Robin Vandevoordt is a post-doctoral research fellow and guest lecturer at the University of Antwerp. As a cultural and political sociologist, his main research interests are in forced migration, moral responsibilities and, more specifically, Syrian refugees, solidarity movements and right-wing protest. Currently he is the main researcher in a project supervised by prof. Gert Verschraegen, where they examine the rise of refugee controversies and the long-term development of the Belgian civil solidarity and protest movements that have emerged in response to the 2015 influx of refugees. He also co-supervises a research project on housing and the social networks of newly arrived refugees. In 2017-2018 he serves as a guest professor in Theory Construction and Cultural Sociology (together with prof. Walter Weyns), where he holds seminars exploring the fruitful common grounds of sociology and literature.
In October 2016 Robin defended his PhD “Moral cosmopolitanism and its others. On refugees, responsibilities and immunisation”. This individual, FWO-funded research project examined how different groups of Syrian refugees and Belgian citizens encounter one another, and under which conditions such encounters gave rise to relations of responsibility. A crucial part of the analysis focused on Syrian refugees’ experiences of their lives in Belgium – for which he is currently conducting follow-up research. Other parts of the PhD examined oppositional tendencies in Belgian and European policies of asylum and migration, and moral dilemmas in social work and media practices (foreign news journalism, representation and audiences). Based on these chapters, he has published articles in leading international journals such as Sociology, Journal of Ethnic and Migration Studies , Journal of Refugee Studies, Media Culture and Society and Journalism Studies. He is currently rewriting his PhD into an essay in Dutch, intended for a broader audience.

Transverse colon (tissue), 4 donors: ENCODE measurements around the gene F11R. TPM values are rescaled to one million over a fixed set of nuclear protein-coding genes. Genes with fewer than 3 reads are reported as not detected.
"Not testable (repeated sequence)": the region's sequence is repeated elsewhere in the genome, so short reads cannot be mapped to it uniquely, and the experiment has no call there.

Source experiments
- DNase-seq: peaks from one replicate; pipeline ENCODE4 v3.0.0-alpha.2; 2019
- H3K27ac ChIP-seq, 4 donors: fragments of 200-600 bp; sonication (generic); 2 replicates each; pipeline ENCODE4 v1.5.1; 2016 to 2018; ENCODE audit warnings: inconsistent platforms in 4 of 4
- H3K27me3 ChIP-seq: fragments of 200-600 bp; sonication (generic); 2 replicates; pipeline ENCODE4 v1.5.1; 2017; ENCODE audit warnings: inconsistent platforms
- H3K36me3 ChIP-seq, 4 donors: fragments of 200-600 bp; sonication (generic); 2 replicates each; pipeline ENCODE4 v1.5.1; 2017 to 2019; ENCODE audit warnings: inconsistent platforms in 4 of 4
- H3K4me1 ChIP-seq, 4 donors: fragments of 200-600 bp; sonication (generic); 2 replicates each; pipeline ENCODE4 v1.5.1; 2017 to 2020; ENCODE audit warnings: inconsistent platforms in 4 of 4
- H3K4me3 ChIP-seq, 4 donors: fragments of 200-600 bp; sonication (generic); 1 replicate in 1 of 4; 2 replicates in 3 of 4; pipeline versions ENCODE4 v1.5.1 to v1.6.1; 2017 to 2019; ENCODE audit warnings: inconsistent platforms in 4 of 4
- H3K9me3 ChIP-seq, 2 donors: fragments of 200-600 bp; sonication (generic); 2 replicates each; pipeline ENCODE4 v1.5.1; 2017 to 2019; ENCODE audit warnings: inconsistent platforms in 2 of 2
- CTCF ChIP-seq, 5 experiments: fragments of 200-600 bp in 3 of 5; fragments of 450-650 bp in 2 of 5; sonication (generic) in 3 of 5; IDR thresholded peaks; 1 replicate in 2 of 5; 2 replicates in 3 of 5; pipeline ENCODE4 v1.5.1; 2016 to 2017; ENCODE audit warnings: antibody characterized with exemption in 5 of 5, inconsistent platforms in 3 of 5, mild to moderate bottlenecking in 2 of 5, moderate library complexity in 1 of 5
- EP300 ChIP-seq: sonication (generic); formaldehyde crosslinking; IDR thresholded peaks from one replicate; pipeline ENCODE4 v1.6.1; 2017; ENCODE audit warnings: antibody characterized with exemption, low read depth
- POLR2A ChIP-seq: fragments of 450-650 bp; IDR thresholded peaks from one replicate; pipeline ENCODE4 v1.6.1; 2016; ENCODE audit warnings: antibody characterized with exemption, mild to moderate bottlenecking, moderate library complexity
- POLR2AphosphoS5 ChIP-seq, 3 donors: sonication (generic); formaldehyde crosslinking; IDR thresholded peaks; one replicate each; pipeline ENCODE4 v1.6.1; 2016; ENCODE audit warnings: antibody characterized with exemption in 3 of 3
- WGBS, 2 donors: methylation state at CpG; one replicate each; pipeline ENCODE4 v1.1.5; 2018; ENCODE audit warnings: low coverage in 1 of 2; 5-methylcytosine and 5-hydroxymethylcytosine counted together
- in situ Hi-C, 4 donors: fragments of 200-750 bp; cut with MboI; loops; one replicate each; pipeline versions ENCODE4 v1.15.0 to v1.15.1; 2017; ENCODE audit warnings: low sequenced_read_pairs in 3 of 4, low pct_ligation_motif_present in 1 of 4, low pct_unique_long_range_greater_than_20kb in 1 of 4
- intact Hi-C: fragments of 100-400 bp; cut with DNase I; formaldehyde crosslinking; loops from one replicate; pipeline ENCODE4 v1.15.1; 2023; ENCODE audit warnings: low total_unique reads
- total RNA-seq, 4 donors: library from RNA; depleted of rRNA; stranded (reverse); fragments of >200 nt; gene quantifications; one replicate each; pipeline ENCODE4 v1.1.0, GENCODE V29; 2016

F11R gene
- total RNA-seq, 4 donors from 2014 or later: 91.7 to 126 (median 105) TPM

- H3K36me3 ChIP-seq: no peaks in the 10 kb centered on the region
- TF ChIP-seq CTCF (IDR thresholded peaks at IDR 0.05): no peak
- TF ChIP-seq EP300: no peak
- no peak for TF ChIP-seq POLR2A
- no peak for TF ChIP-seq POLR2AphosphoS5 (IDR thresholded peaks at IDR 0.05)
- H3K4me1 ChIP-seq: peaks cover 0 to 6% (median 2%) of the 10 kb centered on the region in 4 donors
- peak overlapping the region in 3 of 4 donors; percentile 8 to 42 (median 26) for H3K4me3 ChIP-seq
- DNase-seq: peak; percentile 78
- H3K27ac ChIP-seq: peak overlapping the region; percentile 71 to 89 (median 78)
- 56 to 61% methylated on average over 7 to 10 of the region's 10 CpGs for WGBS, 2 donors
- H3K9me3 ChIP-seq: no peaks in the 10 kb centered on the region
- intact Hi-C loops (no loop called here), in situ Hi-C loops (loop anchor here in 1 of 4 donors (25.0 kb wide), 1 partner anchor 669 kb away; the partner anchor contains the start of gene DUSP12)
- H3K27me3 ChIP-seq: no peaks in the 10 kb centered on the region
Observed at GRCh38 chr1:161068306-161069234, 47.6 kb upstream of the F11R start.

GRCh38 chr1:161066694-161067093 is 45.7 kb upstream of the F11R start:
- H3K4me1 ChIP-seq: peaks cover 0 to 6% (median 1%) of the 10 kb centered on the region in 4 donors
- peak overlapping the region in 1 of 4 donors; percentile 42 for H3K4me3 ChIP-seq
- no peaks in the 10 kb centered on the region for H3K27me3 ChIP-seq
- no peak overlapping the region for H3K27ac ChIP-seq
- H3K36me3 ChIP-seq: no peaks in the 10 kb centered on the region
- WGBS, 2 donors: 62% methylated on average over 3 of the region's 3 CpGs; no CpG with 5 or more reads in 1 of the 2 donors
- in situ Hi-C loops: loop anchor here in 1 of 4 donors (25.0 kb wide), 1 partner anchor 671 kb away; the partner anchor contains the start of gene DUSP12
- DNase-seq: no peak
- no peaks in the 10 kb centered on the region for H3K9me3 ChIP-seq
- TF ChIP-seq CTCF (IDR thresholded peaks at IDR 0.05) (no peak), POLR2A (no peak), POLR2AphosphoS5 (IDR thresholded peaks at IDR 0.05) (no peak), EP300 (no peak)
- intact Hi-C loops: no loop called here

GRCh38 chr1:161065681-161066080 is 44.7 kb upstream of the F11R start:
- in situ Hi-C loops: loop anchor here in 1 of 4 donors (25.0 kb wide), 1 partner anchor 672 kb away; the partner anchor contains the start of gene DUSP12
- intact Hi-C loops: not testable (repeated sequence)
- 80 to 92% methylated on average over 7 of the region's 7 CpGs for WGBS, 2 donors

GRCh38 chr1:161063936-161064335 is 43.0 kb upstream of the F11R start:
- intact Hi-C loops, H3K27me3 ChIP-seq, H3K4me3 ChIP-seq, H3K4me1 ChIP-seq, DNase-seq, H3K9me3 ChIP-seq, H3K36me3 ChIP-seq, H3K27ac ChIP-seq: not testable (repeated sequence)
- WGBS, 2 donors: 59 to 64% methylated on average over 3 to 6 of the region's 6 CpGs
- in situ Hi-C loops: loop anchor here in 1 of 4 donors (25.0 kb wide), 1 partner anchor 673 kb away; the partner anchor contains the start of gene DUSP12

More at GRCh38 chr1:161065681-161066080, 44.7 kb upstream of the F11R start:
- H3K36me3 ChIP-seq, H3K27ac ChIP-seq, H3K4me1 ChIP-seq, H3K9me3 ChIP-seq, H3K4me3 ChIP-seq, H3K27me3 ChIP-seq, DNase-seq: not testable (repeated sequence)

Before embarking on his PhD, Robin also received an MA in Literature from the University of East Anglia (U.K.). He regularly writes essays on German poets, writers and thinkers, such as Walter Benjamin, W.G. Sebald, Niklas Luhmann, Hartmut Rosa and (forthcoming) Hannah Arendt.